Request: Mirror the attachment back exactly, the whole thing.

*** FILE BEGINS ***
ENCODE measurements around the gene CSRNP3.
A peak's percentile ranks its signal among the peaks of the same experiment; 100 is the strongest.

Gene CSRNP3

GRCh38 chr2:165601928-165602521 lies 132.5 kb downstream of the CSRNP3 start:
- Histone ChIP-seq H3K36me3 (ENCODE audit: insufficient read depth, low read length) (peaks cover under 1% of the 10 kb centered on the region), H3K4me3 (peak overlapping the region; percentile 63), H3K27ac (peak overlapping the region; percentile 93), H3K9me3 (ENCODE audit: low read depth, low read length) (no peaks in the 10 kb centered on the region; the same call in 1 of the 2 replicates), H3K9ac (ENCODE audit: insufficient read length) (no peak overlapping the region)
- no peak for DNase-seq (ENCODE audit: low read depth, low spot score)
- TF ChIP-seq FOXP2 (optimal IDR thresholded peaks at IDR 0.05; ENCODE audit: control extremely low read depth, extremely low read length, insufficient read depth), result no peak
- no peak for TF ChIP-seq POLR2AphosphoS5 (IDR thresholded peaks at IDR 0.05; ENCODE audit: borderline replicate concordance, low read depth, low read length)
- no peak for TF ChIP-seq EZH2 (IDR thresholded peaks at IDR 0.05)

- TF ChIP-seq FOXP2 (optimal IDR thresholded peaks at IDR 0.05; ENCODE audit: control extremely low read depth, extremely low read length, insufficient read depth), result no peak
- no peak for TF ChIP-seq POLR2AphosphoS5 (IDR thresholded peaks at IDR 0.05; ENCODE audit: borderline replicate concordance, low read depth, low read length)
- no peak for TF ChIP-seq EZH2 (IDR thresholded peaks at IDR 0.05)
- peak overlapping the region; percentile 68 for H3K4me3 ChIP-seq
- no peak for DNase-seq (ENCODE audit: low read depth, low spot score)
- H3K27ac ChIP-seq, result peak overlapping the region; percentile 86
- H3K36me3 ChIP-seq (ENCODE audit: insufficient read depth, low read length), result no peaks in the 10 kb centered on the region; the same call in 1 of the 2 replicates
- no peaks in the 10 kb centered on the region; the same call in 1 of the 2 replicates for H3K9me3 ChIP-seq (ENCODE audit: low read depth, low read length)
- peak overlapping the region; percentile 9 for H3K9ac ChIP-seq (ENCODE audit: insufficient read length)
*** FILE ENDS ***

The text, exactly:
ENCODE measurements around the gene CSRNP3.
A peak's percentile ranks its signal among the peaks of the same experiment; 100 is the strongest.

Gene CSRNP3

GRCh38 chr2:165601928-165602521 lies 132.5 kb downstream of the CSRNP3 start:
- Histone ChIP-seq H3K36me3 (ENCODE audit: insufficient read depth, low read length) (peaks cover under 1% of the 10 kb centered on the region), H3K4me3 (peak overlapping the region; percentile 63), H3K27ac (peak overlapping the region; percentile 93), H3K9me3 (ENCODE audit: low read depth, low read length) (no peaks in the 10 kb centered on the region; the same call in 1 of the 2 replicates), H3K9ac (ENCODE audit: insufficient read length) (no peak overlapping the region)
- no peak for DNase-seq (ENCODE audit: low read depth, low spot score)
- TF ChIP-seq FOXP2 (optimal IDR thresholded peaks at IDR 0.05; ENCODE audit: control extremely low read depth, extremely low read length, insufficient read depth), result no peak
- no peak for TF ChIP-seq POLR2AphosphoS5 (IDR thresholded peaks at IDR 0.05; ENCODE audit: borderline replicate concordance, low read depth, low read length)
- no peak for TF ChIP-seq EZH2 (IDR thresholded peaks at IDR 0.05)

- TF ChIP-seq FOXP2 (optimal IDR thresholded peaks at IDR 0.05; ENCODE audit: control extremely low read depth, extremely low read length, insufficient read depth), result no peak
- no peak for TF ChIP-seq POLR2AphosphoS5 (IDR thresholded peaks at IDR 0.05; ENCODE audit: borderline replicate concordance, low read depth, low read length)
- no peak for TF ChIP-seq EZH2 (IDR thresholded peaks at IDR 0.05)
- peak overlapping the region; percentile 68 for H3K4me3 ChIP-seq
- no peak for DNase-seq (ENCODE audit: low read depth, low spot score)
- H3K27ac ChIP-seq, result peak overlapping the region; percentile 86
- H3K36me3 ChIP-seq (ENCODE audit: insufficient read depth, low read length), result no peaks in the 10 kb centered on the region; the same call in 1 of the 2 replicates
- no peaks in the 10 kb centered on the region; the same call in 1 of the 2 replicates for H3K9me3 ChIP-seq (ENCODE audit: low read depth, low read length)
- peak overlapping the region; percentile 9 for H3K9ac ChIP-seq (ENCODE audit: insufficient read length)